CAIRO: U.S. Secretary of State Antony Blinken discussed efforts to de-escalate tensions between Israel and the Palestinians in talks with Egyptian President Abdel Fattah al-Sisi on Monday during a three-day visit to the Middle East.

After arriving in Egypt on Sunday, Blinken said he wanted to strengthen Washington's "strategic partnership" with Egypt, a major recipient of U.S. military aid that has helped mediate in the Israeli-Palestinian conflict.

Blinken meets Egyptian Foreign Minister Sameh Shoukry and heads later on Monday to Jerusalem, where he will hold talks with Israeli Prime Minister Benjamin Netanyahu amid concern at home and abroad over the policies of Netanyahu's new right-wing government.

Blinken will then travel to Ramallah to meet Palestinian Authority President Mahmoud Abbas.

The meeting with Sisi also addressed regional issues including attempts to relaunch a political transition in Sudan and to break the deadlock between rival factions in Libya, according to a statement from U.S. State Department spokesman Ned Price.

After arriving in Cairo on Sunday, Blinken met four activists to discuss the human rights situation in Egypt, said Hossam Bahgat, one of those who took part in the meeting.

Under Sisi, who as army chief led the 2013 ouster of Egypt's first democratically elected president, there has been a long crackdown on political dissent that has swept up liberal critics as well as Islamists.

Rights groups say tens of thousands have been detained. U.S. President Joe Biden's administration has withheld some military aid, citing a failure to meet human rights conditions, though advocacy groups have pushed for more to be held back.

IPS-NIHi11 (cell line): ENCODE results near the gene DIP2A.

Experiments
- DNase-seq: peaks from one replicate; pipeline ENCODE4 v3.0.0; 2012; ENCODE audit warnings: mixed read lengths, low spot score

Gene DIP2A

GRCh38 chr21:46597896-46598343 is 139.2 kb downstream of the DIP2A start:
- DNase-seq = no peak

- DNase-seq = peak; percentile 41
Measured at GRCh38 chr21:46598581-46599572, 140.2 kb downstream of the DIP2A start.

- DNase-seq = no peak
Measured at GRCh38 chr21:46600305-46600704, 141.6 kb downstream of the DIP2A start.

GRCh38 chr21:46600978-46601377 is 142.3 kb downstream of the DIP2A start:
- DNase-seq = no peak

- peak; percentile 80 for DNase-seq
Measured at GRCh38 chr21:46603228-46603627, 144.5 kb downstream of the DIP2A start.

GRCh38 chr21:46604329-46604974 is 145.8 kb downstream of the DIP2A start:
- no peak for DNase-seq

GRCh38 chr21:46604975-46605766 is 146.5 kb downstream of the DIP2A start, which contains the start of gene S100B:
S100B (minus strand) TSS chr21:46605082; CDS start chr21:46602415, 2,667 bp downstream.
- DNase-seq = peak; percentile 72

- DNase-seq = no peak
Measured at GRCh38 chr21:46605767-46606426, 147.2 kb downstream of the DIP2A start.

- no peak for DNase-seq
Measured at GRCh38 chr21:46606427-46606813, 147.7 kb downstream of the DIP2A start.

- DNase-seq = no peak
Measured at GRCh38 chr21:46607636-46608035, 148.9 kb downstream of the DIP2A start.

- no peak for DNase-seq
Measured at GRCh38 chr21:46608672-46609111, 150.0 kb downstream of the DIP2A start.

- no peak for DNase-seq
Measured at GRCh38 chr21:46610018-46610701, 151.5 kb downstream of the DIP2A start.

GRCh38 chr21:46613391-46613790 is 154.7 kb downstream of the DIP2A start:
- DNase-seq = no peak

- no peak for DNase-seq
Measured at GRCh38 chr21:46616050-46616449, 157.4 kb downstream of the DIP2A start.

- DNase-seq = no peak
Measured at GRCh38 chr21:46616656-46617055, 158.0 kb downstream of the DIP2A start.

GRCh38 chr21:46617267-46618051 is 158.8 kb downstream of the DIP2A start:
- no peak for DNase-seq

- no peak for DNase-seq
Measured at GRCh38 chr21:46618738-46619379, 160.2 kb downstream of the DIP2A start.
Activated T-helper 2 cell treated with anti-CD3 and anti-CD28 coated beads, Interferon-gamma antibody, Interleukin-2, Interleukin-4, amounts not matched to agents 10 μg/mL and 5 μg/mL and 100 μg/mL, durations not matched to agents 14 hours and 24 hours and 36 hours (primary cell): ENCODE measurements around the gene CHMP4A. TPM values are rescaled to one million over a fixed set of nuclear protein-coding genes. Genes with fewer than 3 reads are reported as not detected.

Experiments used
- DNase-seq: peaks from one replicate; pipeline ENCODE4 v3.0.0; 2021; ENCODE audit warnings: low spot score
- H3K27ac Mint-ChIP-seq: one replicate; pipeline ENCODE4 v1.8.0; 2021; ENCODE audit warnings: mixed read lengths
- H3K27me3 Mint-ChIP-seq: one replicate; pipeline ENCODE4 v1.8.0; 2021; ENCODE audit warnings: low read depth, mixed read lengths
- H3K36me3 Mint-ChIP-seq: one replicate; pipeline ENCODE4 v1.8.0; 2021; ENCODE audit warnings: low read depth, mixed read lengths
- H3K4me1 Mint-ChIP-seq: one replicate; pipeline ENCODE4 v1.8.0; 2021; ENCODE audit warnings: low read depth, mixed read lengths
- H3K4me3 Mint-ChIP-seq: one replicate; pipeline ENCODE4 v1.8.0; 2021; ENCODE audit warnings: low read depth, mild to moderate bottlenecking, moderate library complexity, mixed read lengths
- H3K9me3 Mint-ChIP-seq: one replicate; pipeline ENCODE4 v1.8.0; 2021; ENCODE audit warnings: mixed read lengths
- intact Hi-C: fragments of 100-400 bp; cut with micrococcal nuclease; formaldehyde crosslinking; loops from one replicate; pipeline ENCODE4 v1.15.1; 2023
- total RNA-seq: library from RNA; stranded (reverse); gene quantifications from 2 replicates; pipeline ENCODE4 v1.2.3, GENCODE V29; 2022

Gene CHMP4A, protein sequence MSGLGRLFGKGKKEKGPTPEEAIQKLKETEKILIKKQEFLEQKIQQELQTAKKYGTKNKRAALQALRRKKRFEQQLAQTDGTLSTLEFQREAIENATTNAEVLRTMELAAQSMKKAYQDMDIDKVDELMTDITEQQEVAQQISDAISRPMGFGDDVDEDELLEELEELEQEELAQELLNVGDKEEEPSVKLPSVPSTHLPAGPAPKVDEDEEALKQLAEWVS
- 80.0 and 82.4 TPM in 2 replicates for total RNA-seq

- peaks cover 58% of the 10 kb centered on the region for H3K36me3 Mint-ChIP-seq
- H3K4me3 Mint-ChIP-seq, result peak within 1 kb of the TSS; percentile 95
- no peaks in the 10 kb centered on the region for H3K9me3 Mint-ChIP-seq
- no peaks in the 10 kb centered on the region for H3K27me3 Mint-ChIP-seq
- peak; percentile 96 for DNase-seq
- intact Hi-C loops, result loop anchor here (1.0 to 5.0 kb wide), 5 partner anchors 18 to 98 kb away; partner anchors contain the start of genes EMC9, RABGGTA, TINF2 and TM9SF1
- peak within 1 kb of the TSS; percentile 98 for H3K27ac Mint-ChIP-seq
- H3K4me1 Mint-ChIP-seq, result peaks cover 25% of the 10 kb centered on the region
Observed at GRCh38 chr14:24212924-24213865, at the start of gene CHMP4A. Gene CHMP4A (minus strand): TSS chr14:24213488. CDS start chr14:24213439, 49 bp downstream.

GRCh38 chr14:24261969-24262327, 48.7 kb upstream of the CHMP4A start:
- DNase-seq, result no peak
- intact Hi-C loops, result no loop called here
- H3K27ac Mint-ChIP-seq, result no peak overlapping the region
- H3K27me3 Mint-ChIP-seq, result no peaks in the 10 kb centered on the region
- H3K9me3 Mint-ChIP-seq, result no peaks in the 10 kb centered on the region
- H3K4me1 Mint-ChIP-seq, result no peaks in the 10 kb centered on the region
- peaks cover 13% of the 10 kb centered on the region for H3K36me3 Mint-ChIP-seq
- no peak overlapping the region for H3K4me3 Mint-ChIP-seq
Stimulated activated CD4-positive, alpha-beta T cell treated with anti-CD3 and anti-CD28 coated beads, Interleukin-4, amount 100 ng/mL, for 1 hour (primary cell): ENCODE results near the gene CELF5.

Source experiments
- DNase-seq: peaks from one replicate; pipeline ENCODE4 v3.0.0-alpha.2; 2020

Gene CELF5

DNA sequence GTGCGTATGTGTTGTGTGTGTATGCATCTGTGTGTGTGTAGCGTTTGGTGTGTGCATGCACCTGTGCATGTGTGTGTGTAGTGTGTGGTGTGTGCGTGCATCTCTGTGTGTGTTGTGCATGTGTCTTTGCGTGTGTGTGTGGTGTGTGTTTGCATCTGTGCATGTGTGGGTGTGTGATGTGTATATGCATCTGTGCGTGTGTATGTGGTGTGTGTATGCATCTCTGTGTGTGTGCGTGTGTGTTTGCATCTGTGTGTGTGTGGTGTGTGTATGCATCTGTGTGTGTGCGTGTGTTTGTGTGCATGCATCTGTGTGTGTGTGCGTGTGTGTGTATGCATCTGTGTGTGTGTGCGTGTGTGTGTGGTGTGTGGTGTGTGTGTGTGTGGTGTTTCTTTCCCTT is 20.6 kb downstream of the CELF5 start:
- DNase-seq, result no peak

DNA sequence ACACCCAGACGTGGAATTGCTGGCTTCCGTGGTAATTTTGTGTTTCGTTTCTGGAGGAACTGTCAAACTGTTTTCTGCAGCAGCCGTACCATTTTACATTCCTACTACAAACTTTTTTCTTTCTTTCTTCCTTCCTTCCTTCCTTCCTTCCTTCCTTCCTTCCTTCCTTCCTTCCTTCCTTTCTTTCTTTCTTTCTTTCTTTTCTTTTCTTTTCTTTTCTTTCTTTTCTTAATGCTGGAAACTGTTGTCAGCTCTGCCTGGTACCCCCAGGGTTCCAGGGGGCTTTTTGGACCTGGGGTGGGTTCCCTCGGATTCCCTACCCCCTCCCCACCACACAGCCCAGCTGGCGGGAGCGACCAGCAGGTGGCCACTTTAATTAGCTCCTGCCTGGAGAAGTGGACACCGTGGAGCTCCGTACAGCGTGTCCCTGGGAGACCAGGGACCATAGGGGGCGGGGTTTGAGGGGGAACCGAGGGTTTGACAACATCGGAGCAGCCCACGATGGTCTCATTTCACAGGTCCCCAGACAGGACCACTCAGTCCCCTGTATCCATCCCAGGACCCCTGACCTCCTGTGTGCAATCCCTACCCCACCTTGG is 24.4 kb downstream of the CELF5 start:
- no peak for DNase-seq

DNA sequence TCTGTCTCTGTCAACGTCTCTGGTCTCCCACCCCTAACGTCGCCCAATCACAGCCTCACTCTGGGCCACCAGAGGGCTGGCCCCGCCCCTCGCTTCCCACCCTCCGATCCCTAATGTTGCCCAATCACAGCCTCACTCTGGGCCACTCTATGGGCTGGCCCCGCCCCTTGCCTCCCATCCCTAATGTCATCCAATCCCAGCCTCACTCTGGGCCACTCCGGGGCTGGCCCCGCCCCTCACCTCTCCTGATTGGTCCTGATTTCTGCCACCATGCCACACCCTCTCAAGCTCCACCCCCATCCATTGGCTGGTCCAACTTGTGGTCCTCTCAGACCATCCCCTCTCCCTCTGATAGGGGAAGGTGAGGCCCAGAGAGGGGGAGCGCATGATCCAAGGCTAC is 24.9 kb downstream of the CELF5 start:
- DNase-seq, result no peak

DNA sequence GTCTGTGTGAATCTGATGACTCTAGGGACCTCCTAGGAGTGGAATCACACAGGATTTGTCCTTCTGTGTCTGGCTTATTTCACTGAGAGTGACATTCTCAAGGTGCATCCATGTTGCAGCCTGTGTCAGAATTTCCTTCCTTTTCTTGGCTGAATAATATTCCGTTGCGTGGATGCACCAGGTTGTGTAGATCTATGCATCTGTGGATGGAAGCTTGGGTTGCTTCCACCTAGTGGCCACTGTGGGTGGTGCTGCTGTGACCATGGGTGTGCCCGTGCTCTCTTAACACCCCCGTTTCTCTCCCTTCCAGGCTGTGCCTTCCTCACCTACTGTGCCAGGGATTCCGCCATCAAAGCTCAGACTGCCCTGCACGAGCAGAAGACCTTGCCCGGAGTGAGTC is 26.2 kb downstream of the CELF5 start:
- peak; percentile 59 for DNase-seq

In recent months, Egypt has released some prominent political prisoners amid steps to address international criticism, though many others remain behind bars.

"He was already well aware of the magnitude of Egypt's human rights crisis and that many more new political prisoners are detained than those the regime claims to be pardoning," Bahgat told Reuters after meeting Blinken.

"I think the Biden administration now accepts that two years of engaging Sisi on human rights have not led to much improvement."

U.S. officials did not immediately comment on the meeting with activists.

Sisi has argued that security measures over the past decade were needed to stabilise Egypt and that authorities are protecting rights, including by working to provide basic needs such as housing and jobs.

(Reporting by Simon Lewis and Aidan Lewis; Editing by Toby Chopra and Nick Macfie)